Looking inside the mind of a suicide bomber
Former Israeli soldier examines what motivates desperate attacks
By Paul Goldman
Updated: 10:41 a.m. ET Dec. 3, 2004
TEL AVIV, Israel - “I boarded the bus, I thought about my family, my child, my wife. It was hard to decide, that was the hardest…I pay but others don’t…only we pay.”
These ticking flashbacks were spoken by a Palestinian suicide bomber named Rifat.
Rifat was strapped into a jacket containing bolts, nails, and most importantly explosives. He boarded the Israeli bus and sat all the way in the back waiting for the bus to fill up. His finger clutched the switch that would act as God to determine who would live and die.
Recounting Rifat's thoughts was Anat Berko, a 44-year-old with a PhD in criminology who recently completed her military career in the Israeli Defense Forces as a lieutenant colonel.
She spent the last eight years interviewing Palestinian suicide bombers, men and women, who had made the decision to enter paradise, and take as many Israeli civilians and soldiers with them.
People like Rifat, Nazima and Yosara, who failed to carry out their mission and were caught by the IDF have become the subject of Berko’s fascinating new book.
“The path to the Garden of Eden,” published in Israel is an insight into what goes on in a suicide bomber’s mind from first being recruited, until pressing the deadly button. Berko sought to find out the bomber’s motive, what deters him or her, what their family’s role is, and why a mother of two would kill herself and other mothers and their children.
In the book, Fatima’s story stood out as an extraordinary tale of a confused 25-year-old Palestinian woman. Fatima's name was changed, along with all of the other attempted bombers in the book, for her own protection. She met Berko several times and recounted that her decision to wear an explosive belt and kill innocent people came after her father disagreed with her desire to marry a Palestinian man she had fallen in love with.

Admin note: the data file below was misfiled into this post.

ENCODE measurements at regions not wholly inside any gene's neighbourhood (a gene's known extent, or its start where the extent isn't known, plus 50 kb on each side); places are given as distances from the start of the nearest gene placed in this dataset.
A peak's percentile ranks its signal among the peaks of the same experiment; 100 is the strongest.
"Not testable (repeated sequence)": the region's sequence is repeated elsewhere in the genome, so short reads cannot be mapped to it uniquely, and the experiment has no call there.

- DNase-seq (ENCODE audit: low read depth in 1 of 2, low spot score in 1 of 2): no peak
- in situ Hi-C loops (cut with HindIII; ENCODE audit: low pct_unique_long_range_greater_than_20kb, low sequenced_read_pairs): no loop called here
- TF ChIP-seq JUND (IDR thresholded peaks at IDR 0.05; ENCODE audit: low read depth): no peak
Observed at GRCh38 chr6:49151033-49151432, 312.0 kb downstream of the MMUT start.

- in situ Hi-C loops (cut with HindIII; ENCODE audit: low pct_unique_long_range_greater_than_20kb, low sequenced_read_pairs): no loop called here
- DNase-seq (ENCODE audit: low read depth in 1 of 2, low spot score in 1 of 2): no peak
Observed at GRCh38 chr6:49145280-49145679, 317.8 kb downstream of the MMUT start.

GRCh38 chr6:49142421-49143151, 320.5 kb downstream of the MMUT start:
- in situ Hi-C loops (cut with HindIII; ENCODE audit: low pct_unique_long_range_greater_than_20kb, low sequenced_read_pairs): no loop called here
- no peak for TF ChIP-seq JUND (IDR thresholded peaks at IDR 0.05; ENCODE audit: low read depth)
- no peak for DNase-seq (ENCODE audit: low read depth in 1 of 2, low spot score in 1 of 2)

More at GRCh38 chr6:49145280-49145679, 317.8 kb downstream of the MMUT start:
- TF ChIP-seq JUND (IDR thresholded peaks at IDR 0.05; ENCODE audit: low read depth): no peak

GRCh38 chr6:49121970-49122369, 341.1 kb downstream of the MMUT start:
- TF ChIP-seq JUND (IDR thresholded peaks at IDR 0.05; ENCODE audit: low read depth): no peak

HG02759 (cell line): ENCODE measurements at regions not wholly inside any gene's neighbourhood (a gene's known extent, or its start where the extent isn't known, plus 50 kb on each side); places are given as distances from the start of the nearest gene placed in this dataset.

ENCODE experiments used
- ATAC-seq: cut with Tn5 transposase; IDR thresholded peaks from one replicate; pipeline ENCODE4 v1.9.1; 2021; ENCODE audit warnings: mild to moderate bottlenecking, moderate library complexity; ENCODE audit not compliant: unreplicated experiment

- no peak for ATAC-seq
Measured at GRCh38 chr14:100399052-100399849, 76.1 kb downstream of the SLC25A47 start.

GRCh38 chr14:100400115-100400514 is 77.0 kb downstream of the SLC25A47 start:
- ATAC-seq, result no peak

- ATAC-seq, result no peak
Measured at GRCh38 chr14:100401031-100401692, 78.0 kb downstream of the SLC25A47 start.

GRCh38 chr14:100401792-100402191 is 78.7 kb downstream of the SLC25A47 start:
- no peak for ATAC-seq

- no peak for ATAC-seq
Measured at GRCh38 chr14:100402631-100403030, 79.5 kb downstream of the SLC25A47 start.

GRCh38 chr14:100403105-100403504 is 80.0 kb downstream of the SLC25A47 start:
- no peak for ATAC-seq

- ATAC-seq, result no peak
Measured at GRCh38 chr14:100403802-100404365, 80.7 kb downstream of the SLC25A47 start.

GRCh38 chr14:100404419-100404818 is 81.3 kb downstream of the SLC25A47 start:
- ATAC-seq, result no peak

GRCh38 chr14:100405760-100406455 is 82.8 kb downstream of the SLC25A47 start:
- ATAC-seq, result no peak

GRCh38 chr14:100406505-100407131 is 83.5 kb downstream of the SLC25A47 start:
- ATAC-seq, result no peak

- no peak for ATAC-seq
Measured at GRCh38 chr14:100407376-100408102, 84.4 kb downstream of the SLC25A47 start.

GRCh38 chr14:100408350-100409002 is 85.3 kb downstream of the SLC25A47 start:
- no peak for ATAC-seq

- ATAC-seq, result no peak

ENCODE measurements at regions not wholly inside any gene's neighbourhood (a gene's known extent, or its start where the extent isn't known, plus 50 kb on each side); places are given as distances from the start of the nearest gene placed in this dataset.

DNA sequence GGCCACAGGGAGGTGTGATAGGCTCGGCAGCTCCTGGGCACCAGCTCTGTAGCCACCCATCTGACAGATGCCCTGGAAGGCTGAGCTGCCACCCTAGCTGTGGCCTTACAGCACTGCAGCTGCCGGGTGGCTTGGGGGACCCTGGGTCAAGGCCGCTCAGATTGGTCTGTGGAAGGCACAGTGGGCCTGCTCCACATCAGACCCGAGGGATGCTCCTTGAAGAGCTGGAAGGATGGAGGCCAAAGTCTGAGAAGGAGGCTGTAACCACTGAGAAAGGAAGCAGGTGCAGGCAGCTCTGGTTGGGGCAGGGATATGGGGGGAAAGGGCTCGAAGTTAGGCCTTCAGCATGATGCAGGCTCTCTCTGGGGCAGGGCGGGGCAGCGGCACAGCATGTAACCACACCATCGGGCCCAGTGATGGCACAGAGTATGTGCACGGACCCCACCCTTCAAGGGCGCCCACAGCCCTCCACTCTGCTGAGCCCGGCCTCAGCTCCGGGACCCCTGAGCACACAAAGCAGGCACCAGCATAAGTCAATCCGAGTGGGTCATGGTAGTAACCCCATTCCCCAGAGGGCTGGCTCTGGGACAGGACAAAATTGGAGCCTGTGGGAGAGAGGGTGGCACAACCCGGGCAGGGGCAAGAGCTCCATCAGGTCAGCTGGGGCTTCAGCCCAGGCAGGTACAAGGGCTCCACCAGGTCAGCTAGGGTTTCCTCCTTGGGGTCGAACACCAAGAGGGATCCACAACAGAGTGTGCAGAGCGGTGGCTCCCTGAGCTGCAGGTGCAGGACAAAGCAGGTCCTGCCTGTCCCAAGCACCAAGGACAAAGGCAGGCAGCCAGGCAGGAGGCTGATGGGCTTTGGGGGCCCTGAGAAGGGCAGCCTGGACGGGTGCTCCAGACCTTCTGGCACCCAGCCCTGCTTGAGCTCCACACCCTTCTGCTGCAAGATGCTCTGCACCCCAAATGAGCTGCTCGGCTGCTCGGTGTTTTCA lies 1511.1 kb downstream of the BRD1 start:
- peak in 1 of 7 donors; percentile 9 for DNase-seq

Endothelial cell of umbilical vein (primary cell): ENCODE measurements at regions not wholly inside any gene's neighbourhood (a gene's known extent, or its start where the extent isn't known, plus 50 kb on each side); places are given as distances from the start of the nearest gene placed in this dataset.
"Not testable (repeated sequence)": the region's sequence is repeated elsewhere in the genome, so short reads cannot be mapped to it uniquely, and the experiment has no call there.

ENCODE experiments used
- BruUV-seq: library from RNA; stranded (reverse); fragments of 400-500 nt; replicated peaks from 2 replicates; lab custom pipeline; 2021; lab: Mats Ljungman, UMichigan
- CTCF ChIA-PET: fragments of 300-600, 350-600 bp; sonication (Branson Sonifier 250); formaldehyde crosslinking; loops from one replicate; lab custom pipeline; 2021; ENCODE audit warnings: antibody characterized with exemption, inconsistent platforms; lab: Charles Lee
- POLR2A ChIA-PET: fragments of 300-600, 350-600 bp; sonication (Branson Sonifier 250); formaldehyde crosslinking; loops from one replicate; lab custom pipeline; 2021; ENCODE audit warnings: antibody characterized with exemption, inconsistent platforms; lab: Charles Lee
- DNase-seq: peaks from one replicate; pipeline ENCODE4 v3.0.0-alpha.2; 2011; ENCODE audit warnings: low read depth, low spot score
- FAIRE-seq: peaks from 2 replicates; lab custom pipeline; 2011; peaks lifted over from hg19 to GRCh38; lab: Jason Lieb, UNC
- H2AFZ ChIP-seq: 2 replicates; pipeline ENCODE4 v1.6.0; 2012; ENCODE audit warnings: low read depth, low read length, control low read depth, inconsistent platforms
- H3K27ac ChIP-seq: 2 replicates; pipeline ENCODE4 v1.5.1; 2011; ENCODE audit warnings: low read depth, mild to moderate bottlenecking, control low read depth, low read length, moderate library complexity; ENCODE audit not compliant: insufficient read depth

“I’m going to take revenge against my father and become a shahida [martyr]," Fatima told Berko.
Berko said that the most powerful moment of all her encounters was when Fatima stood up and began to sob, her body trembling as she fell into Berko’s arms.
She was overwhelmed by the thought that “here I am comforting a suicide bomber and feeling pity toward her.”
Women true victims of society
In Berko’s book she interviewed male suicide bombers and the people in charge of recruiting them. But the most powerful accounts are the stories of Fatima, Nazima and Yosefa, would-be female suicide bombers who, as Berko put it, are truly the victims of Palestinian society.
Since January 2002 there have been seven terror acts by female suicide bombers. At least 20 more women were caught on their way or at the time of training. Most were in their twenties, and single.
“It is important that everyone in the western world take a deep look into these suicide bombers’ hearts and brains and try to understand their motives. Only then can an attempt be made to deal with this type of terror. I tried in the most honest way to reflect my conversations with them,” she said.
Berko’s parents were refugees from Iraq, her mother was 10 and her father was 20 when they had to leave a very comfortable life to come to Israel. Her background, coming from a Middle Eastern family, helped her mentally face these suicide bombers.
“I understand Arabic, I knew that when Fatima offered me a cup of coffee she had made I should accept it because it was a test of honesty, openness, courage and intimacy. I just couldn’t afford to show I was afraid. I made sure to dress respectfully and act the same, you have to remember that I’m a ‘Sabra’ — born in Israel — and that I have spent most of my life in the army.”